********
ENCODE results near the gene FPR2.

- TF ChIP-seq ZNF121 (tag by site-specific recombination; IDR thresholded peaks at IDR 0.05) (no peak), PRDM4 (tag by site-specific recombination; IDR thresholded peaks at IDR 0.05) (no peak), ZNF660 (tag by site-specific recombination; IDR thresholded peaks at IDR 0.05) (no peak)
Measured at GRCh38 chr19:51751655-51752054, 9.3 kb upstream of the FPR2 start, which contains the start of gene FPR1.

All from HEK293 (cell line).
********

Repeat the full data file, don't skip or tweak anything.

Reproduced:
ENCODE results near the gene FPR2.

- TF ChIP-seq ZNF121 (tag by site-specific recombination; IDR thresholded peaks at IDR 0.05) (no peak), PRDM4 (tag by site-specific recombination; IDR thresholded peaks at IDR 0.05) (no peak), ZNF660 (tag by site-specific recombination; IDR thresholded peaks at IDR 0.05) (no peak)
Measured at GRCh38 chr19:51751655-51752054, 9.3 kb upstream of the FPR2 start, which contains the start of gene FPR1.

All from HEK293 (cell line).